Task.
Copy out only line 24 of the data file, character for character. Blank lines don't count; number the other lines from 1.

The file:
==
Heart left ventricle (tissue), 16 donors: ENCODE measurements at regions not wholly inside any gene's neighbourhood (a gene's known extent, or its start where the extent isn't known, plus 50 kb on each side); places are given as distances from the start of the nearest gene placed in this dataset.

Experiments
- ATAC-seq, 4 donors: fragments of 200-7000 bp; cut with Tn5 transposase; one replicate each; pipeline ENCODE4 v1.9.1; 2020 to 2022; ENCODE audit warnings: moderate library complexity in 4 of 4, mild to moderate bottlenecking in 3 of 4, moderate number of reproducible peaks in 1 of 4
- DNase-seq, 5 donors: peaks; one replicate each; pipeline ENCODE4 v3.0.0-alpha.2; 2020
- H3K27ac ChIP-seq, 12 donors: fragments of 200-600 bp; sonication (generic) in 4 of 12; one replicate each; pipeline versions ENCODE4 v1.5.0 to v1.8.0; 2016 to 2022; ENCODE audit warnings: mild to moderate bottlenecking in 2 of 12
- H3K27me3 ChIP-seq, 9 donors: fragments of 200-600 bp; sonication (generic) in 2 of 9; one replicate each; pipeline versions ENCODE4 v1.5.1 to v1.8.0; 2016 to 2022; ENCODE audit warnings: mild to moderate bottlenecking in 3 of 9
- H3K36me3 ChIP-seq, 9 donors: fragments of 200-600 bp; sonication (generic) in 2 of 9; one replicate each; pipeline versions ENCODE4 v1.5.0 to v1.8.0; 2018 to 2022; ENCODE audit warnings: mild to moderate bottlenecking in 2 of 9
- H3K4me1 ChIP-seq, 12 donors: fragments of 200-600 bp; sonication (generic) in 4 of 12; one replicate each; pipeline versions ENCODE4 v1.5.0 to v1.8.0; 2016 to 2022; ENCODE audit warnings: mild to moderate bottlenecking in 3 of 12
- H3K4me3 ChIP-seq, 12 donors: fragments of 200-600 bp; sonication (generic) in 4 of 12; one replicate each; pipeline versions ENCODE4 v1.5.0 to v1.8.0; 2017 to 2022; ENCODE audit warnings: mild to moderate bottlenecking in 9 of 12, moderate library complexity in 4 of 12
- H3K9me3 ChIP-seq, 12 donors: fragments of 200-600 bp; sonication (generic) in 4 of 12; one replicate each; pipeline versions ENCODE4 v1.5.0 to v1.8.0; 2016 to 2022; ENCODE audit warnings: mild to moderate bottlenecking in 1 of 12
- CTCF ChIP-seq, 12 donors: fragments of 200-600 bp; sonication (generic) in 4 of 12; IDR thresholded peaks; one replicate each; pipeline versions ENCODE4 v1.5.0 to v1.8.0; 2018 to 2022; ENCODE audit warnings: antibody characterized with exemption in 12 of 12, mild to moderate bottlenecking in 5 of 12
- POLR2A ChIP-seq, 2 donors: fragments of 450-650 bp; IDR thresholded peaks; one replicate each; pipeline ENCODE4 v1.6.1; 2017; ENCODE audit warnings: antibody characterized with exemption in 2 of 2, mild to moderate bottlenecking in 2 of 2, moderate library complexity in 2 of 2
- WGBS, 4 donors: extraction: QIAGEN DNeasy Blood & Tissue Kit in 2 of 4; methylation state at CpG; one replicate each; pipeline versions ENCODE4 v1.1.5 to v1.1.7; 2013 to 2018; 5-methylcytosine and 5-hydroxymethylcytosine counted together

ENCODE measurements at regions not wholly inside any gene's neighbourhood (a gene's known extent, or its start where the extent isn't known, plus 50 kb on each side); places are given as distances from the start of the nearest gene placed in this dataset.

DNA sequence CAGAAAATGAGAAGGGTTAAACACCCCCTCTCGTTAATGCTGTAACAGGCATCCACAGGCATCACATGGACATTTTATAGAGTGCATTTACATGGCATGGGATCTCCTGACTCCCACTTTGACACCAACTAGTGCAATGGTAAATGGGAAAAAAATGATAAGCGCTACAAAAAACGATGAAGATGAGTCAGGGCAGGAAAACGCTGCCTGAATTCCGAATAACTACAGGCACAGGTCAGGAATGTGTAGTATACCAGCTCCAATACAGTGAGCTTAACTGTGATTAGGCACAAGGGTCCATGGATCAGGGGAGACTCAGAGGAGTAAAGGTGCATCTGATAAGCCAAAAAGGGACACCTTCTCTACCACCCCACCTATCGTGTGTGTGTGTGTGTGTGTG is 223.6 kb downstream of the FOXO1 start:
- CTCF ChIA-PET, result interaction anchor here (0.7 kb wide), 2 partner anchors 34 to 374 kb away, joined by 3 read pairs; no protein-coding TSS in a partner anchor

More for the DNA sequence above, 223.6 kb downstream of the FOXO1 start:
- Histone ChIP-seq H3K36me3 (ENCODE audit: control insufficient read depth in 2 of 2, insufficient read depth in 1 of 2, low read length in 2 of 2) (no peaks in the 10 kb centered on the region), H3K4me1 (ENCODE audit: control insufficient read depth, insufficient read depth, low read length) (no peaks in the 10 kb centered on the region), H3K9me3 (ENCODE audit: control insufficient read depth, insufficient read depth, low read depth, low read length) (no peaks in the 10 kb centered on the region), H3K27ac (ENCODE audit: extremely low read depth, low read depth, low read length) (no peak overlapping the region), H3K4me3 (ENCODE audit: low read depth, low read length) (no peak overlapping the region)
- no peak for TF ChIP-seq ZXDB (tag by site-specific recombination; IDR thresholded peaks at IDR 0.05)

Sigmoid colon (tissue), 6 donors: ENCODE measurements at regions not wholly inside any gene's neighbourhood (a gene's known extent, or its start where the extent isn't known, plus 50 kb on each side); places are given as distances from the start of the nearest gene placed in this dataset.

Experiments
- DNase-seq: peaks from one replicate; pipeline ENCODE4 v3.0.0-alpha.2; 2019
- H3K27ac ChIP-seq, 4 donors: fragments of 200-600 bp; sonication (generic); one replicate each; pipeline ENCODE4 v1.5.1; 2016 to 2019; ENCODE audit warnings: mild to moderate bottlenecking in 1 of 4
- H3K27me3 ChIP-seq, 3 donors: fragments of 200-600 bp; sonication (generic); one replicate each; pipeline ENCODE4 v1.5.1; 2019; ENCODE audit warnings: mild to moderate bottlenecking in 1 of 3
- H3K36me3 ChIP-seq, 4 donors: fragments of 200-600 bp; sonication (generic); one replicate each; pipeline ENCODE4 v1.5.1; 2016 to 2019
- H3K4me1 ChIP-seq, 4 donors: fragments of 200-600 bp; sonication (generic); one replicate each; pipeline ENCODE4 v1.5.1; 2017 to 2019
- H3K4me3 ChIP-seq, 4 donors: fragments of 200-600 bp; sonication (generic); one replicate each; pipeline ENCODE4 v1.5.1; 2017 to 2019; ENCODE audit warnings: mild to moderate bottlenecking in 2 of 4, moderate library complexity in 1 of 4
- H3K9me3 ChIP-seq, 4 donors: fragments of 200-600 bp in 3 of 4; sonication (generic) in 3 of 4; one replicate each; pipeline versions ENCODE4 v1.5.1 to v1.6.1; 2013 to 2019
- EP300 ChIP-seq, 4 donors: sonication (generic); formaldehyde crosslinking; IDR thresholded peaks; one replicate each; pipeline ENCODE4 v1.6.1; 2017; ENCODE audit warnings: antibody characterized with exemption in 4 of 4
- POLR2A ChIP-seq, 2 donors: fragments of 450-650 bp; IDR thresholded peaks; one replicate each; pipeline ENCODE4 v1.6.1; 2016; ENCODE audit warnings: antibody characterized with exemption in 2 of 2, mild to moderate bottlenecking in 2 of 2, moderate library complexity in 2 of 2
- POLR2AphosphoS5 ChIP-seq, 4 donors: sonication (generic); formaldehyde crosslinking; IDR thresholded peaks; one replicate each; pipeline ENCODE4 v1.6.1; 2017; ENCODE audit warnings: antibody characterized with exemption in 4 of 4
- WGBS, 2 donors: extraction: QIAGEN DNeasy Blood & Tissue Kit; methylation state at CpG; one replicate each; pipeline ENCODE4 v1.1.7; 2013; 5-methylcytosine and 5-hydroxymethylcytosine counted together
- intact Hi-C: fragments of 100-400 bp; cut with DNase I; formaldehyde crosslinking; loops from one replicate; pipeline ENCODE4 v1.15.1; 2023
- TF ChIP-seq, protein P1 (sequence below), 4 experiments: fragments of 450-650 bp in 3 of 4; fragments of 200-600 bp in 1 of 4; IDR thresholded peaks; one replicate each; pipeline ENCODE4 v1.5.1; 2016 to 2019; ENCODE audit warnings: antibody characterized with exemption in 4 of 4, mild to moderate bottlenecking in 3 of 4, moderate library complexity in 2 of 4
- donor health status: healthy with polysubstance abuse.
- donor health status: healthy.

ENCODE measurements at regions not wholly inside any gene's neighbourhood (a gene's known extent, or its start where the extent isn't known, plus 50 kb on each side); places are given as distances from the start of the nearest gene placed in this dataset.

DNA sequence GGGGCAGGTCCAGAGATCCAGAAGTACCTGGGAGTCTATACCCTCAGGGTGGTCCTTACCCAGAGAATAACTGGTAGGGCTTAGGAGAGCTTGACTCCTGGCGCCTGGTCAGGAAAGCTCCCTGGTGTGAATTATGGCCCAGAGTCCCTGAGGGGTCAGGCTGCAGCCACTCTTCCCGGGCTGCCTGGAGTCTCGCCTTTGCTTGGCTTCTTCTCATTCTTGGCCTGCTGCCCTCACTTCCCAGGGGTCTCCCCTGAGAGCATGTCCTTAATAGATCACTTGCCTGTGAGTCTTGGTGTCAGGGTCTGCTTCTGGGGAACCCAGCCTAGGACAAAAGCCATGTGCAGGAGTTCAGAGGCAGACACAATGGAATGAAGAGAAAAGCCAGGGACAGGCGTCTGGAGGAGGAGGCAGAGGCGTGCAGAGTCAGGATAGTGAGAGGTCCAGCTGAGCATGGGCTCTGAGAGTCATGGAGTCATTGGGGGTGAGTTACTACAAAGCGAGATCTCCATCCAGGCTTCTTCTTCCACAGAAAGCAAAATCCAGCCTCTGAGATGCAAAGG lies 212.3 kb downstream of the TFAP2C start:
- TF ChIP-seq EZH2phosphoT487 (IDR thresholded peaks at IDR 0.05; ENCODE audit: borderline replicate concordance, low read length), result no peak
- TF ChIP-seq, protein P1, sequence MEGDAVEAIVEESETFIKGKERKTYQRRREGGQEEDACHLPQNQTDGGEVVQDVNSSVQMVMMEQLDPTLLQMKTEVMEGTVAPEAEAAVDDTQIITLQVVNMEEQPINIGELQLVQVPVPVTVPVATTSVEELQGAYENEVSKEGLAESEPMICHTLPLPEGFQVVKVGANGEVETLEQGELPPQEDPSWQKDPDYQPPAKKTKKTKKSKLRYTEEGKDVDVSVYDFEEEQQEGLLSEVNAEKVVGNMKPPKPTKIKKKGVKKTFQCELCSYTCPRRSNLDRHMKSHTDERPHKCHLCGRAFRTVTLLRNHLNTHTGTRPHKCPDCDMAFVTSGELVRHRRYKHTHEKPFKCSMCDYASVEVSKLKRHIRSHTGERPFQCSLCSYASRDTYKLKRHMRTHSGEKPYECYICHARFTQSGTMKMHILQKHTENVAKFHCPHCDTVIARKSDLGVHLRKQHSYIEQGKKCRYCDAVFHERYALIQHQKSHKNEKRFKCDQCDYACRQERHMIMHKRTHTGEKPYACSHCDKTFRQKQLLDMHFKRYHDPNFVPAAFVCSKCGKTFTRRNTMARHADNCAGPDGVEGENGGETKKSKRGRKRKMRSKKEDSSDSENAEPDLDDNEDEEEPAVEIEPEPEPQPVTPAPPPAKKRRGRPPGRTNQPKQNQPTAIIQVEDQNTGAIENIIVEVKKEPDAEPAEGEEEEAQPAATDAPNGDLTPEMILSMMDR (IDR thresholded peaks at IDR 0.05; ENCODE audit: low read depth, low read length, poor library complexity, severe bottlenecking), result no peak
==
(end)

- H3K27me3 ChIP-seq, 3 donors: fragments of 200-600 bp; sonication (generic); one replicate each; pipeline ENCODE4 v1.5.1; 2019; ENCODE audit warnings: mild to moderate bottlenecking in 1 of 3